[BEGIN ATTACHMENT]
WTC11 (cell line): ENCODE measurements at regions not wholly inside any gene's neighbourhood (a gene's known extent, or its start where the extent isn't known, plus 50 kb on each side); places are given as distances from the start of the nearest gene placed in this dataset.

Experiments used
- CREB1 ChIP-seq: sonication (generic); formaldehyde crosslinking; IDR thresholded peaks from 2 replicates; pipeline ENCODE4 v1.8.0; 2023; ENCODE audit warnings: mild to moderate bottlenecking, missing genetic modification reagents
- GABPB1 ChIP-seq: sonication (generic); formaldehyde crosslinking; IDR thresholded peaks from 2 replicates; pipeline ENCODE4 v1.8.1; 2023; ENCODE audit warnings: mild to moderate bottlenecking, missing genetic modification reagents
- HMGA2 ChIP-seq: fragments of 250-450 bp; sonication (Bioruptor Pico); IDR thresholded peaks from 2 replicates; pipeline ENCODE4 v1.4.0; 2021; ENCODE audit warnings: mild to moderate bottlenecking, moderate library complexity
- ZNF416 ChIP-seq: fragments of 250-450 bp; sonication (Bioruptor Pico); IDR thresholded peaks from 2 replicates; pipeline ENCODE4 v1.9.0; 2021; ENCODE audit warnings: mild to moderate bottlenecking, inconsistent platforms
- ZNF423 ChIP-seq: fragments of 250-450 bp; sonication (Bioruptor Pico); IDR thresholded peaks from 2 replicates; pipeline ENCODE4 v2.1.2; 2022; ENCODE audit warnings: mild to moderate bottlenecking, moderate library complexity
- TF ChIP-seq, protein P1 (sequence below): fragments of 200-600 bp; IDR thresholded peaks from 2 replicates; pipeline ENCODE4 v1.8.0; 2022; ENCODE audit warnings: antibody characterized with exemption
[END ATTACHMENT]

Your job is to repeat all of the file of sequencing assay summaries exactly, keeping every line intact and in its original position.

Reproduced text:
WTC11 (cell line): ENCODE measurements at regions not wholly inside any gene's neighbourhood (a gene's known extent, or its start where the extent isn't known, plus 50 kb on each side); places are given as distances from the start of the nearest gene placed in this dataset.

Experiments used
- CREB1 ChIP-seq: sonication (generic); formaldehyde crosslinking; IDR thresholded peaks from 2 replicates; pipeline ENCODE4 v1.8.0; 2023; ENCODE audit warnings: mild to moderate bottlenecking, missing genetic modification reagents
- GABPB1 ChIP-seq: sonication (generic); formaldehyde crosslinking; IDR thresholded peaks from 2 replicates; pipeline ENCODE4 v1.8.1; 2023; ENCODE audit warnings: mild to moderate bottlenecking, missing genetic modification reagents
- HMGA2 ChIP-seq: fragments of 250-450 bp; sonication (Bioruptor Pico); IDR thresholded peaks from 2 replicates; pipeline ENCODE4 v1.4.0; 2021; ENCODE audit warnings: mild to moderate bottlenecking, moderate library complexity
- ZNF416 ChIP-seq: fragments of 250-450 bp; sonication (Bioruptor Pico); IDR thresholded peaks from 2 replicates; pipeline ENCODE4 v1.9.0; 2021; ENCODE audit warnings: mild to moderate bottlenecking, inconsistent platforms
- ZNF423 ChIP-seq: fragments of 250-450 bp; sonication (Bioruptor Pico); IDR thresholded peaks from 2 replicates; pipeline ENCODE4 v2.1.2; 2022; ENCODE audit warnings: mild to moderate bottlenecking, moderate library complexity
- TF ChIP-seq, protein P1 (sequence below): fragments of 200-600 bp; IDR thresholded peaks from 2 replicates; pipeline ENCODE4 v1.8.0; 2022; ENCODE audit warnings: antibody characterized with exemption